Geocities became the symbol of the amateur web – its locus in space and time – and for many, is still synonymous with the web as we came to know it. For instance, in 2004, the British designer Bruce Lawson made a provocative contribution to CSS Zen Garden with a page filled with animated graphics from various public domain collections. This theme was called “GeoCities 1996”. Another work that became well known recently was created by U.S. designer Mike Lacher. In 2010, he wrote a tool that would
“make any webpage look like it was made by a 13 year-old in 1996!” and also included Geocities in the name – Geocities-izer.
At the same time, we have to be careful – unforgiving, even – to refrain from reducing the wide variety of innovations creations by web amateurs to something you might see on some Geocities-user’s personal page. Geocities’ developments were special in many ways including the various templates and banners that Geocities imposed on its users, the linking system, the site’s own heroes and traditions that have never been really known beyond its own domain. These included the graphics-related preferences of certain groups or, in Geocities lingo, “neighbourhoods.” And the very fact that the early Geocities was divided into themed neighbourhoods, such as “SoHo” for artists, “Heartland” for family and pets, “The Tropics” for vacations and travelling, the “Pentagon” for military personnel – structured user behaviour in a particular way. So it would be inappropriate to simply equate Geocities with the amateur web. Geocities was actually a universe of its own.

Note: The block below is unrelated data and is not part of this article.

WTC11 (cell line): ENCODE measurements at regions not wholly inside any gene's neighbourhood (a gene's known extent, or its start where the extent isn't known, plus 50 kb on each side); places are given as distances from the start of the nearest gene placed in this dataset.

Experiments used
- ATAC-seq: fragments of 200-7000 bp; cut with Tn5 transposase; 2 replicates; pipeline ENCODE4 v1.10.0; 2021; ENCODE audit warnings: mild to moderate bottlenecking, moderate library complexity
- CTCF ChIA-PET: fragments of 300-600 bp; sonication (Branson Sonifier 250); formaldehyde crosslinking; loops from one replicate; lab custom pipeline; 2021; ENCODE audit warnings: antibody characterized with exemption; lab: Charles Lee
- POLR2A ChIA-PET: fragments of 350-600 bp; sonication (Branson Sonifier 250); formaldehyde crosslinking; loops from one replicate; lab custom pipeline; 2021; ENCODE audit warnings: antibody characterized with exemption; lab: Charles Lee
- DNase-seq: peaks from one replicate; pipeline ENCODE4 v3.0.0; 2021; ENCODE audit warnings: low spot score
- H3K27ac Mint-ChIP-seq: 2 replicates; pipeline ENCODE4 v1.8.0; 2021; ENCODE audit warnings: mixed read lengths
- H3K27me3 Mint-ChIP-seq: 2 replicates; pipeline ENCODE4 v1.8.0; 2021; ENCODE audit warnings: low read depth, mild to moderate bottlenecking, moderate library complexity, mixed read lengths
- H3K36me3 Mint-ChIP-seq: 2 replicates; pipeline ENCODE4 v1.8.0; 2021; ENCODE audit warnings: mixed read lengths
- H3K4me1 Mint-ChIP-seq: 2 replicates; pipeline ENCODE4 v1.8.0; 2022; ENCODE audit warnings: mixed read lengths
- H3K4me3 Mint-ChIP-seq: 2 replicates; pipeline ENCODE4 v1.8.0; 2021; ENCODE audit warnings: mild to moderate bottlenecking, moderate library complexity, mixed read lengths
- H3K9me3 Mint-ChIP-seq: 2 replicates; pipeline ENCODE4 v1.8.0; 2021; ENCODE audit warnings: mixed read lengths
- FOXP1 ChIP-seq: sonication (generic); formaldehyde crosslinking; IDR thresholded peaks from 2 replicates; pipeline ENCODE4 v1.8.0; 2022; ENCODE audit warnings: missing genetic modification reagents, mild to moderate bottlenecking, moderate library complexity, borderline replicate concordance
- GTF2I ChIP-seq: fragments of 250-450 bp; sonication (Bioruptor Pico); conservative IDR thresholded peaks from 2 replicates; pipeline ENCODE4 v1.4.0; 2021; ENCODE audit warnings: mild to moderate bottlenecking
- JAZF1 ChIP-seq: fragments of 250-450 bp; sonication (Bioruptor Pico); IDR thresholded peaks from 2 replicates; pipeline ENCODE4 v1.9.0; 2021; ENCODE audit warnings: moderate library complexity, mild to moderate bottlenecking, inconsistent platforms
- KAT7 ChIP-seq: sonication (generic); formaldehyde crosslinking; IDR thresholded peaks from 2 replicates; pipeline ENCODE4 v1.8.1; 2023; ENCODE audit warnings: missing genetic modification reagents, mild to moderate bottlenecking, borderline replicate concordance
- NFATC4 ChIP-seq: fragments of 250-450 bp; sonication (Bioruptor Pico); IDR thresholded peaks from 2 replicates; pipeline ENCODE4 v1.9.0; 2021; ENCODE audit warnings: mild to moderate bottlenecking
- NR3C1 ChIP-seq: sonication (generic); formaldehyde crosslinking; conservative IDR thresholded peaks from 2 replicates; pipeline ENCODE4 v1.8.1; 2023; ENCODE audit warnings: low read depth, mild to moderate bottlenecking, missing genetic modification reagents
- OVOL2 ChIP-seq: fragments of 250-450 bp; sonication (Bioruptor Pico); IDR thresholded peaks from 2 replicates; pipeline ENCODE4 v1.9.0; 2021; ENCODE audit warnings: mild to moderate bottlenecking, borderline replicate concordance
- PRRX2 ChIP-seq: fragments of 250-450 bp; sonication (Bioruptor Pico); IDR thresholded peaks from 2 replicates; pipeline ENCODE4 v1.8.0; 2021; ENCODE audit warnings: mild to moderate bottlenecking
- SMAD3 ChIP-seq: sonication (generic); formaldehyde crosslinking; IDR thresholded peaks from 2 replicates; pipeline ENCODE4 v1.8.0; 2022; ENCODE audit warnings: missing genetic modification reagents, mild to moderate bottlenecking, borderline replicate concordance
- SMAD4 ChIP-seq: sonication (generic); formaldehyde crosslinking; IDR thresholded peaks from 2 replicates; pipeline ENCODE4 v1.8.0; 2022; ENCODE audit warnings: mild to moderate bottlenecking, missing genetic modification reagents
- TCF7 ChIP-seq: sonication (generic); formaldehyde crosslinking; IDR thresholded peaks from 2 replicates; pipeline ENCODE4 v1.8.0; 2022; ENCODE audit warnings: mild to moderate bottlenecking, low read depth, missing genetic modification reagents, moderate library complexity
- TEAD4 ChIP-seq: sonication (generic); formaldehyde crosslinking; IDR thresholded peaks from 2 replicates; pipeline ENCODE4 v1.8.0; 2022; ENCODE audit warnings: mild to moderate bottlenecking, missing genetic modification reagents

We can see it very clearly now, ever since it was deleted from the web, and we can look through directory after directory, and immerse ourselves once again in a particular community or web ring. This artificial way of surfing helps to distinguish the Geocities-specific aesthetics and it eventually leads us to insights about what typical amateur elements originated on Geocities.
Therein lies a curious paradox: On the one hand, the shutting down of Geocities was no doubt a barbaric act. On the other hand, all the buzz it created and the fact that Geocities was eventually rescued and archived has created this research opportunity to investigate the web as it existed in the 1990s in a more meaningful way than was ever possible before.